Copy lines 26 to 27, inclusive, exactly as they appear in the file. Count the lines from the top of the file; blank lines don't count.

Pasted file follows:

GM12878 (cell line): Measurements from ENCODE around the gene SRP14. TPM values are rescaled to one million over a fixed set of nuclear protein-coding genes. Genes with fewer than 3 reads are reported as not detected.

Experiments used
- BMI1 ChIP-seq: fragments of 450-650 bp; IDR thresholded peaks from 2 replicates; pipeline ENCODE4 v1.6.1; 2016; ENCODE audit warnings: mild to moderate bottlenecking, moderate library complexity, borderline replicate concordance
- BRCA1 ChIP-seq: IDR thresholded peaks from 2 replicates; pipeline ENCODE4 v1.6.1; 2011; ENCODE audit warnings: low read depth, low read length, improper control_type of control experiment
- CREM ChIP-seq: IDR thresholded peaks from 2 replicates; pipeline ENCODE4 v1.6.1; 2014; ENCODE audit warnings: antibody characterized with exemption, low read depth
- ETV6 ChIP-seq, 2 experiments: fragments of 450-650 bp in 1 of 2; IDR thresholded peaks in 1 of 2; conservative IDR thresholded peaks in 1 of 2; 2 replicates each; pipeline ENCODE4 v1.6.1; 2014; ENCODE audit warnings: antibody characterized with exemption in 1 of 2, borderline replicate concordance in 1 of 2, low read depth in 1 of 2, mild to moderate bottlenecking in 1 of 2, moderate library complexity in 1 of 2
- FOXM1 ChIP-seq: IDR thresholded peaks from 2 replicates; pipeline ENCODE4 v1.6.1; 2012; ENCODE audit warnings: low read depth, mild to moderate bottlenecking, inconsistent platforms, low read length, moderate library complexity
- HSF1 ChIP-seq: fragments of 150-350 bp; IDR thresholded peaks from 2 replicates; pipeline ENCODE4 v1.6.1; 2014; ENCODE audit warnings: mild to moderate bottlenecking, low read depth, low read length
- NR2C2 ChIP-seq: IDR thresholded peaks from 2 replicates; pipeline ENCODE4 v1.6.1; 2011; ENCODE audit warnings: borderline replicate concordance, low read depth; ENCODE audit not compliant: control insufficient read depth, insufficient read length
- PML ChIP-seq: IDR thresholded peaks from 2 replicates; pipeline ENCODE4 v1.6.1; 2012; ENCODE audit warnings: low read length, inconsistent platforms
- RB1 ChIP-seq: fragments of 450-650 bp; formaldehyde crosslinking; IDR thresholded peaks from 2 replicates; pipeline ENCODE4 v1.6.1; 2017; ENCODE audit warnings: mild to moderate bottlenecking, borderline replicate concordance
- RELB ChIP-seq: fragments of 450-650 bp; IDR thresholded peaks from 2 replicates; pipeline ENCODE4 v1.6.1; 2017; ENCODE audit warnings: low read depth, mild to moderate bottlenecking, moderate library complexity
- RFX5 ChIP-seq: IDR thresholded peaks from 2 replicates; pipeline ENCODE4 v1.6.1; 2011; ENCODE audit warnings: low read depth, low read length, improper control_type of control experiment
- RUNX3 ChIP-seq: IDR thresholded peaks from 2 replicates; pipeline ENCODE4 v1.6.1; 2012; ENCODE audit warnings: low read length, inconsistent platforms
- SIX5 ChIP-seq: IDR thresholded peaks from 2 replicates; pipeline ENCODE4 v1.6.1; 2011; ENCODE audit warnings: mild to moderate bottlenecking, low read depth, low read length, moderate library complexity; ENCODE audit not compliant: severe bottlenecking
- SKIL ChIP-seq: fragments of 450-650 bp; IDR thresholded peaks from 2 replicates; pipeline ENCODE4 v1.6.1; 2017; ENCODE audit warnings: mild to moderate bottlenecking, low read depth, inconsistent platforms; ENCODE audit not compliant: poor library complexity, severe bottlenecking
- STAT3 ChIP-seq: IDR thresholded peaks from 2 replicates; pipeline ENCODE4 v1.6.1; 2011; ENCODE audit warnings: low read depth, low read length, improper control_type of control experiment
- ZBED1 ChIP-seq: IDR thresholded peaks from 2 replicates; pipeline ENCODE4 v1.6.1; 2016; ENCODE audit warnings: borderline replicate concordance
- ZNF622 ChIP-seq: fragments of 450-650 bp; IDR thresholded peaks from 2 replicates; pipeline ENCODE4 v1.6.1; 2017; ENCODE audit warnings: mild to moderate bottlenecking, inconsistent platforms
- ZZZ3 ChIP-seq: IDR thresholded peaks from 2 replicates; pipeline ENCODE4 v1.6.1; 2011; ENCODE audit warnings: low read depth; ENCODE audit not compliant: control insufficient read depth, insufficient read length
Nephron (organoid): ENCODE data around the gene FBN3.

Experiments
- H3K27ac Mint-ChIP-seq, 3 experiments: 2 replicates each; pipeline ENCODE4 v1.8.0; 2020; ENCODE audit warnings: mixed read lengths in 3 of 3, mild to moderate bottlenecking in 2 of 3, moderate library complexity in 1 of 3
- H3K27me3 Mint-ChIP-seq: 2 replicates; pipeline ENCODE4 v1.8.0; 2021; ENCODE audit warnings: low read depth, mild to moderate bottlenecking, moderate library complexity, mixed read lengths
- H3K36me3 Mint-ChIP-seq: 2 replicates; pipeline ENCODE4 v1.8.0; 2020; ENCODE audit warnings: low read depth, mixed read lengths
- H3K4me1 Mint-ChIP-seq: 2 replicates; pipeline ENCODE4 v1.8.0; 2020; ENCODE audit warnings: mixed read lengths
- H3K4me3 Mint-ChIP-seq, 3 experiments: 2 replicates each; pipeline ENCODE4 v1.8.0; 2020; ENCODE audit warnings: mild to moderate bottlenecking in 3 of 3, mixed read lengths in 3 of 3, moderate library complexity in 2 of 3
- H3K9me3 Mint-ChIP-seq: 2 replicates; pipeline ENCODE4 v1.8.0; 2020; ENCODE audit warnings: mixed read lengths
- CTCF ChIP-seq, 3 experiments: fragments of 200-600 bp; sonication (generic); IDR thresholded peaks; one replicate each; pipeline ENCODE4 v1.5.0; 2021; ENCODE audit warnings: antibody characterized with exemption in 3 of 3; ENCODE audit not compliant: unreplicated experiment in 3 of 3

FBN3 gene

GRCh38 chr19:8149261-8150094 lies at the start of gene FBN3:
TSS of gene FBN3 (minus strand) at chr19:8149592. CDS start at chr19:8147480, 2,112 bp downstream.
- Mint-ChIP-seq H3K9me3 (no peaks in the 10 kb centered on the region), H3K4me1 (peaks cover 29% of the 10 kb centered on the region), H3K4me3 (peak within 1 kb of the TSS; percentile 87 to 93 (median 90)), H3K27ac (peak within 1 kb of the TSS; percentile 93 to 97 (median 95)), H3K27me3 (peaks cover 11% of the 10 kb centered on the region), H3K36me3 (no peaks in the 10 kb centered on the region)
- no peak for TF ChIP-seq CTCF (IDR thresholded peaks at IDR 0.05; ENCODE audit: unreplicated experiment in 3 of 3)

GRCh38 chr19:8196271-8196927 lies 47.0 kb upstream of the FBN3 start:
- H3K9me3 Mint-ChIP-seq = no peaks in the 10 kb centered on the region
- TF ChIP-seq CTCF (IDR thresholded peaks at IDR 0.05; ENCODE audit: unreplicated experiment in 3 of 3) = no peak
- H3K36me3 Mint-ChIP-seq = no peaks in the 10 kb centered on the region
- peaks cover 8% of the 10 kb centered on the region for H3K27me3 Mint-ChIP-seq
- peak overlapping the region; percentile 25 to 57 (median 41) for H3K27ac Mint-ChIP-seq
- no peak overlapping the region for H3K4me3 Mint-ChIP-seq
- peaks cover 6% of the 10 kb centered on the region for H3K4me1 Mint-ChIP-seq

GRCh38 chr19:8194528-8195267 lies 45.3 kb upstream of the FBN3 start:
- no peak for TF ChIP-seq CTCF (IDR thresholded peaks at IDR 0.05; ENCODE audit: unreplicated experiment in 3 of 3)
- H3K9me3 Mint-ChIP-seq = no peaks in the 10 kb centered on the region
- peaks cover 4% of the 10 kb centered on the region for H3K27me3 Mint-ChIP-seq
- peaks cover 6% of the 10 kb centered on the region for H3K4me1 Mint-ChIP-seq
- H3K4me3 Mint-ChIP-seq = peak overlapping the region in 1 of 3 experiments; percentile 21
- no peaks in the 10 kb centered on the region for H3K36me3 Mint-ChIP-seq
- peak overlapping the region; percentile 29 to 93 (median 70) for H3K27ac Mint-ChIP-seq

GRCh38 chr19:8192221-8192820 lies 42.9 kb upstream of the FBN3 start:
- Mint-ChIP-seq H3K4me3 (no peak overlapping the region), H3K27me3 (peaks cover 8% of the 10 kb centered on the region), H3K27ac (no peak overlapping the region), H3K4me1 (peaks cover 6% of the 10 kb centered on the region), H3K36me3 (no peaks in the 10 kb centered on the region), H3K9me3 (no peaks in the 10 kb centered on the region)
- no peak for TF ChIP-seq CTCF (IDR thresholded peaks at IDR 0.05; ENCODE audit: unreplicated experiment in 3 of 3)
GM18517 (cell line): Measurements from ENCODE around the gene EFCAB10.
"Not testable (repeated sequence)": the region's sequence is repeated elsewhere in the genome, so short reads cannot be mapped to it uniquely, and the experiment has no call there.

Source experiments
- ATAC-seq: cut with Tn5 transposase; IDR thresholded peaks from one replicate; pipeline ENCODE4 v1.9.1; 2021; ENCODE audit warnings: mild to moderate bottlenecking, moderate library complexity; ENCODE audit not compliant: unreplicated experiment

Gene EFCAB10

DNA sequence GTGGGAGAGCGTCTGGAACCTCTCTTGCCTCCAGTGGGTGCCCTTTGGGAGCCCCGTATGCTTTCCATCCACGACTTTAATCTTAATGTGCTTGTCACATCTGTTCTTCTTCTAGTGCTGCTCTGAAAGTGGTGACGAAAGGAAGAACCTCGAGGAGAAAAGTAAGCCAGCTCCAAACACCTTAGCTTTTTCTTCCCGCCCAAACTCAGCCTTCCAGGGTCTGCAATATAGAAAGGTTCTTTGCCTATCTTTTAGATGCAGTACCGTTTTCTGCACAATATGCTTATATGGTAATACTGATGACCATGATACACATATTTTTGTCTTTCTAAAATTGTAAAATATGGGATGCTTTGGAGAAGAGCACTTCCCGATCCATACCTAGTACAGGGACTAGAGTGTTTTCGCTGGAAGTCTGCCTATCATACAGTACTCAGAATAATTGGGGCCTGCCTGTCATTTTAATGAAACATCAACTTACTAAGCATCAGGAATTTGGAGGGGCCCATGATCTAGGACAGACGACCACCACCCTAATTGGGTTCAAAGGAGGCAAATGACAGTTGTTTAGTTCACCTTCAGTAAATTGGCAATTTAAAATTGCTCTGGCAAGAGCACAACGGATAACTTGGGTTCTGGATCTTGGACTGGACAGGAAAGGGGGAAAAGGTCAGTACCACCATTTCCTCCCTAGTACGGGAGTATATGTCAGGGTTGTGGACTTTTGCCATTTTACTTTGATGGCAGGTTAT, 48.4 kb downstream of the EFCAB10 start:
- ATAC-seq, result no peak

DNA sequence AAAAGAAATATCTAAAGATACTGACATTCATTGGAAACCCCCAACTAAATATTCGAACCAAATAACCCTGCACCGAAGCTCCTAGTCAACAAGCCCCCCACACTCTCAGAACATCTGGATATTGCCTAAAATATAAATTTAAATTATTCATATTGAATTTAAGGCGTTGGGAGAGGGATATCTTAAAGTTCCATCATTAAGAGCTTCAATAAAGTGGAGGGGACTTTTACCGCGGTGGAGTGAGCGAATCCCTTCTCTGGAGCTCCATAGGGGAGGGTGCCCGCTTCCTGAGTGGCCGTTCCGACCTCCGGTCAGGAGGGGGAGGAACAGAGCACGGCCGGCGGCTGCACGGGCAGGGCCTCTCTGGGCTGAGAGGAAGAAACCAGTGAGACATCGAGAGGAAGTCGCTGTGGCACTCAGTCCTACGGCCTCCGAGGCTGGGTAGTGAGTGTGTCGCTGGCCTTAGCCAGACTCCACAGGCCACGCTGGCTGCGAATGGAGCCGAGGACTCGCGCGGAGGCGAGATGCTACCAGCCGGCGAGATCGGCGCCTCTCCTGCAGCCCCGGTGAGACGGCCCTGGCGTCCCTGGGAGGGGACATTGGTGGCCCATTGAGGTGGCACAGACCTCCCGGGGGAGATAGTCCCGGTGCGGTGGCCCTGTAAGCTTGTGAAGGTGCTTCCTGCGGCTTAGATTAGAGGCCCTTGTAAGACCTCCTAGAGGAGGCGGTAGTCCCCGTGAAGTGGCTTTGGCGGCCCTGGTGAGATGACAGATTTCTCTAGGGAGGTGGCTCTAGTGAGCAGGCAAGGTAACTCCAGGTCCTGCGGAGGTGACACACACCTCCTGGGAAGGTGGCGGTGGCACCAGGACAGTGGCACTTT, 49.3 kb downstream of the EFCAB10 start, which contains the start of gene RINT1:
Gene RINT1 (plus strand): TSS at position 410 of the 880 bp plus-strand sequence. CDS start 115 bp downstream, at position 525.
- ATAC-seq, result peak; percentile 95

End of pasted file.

- H3K4me1 Mint-ChIP-seq: 2 replicates; pipeline ENCODE4 v1.8.0; 2020; ENCODE audit warnings: mixed read lengths
- H3K4me3 Mint-ChIP-seq, 3 experiments: 2 replicates each; pipeline ENCODE4 v1.8.0; 2020; ENCODE audit warnings: mild to moderate bottlenecking in 3 of 3, mixed read lengths in 3 of 3, moderate library complexity in 2 of 3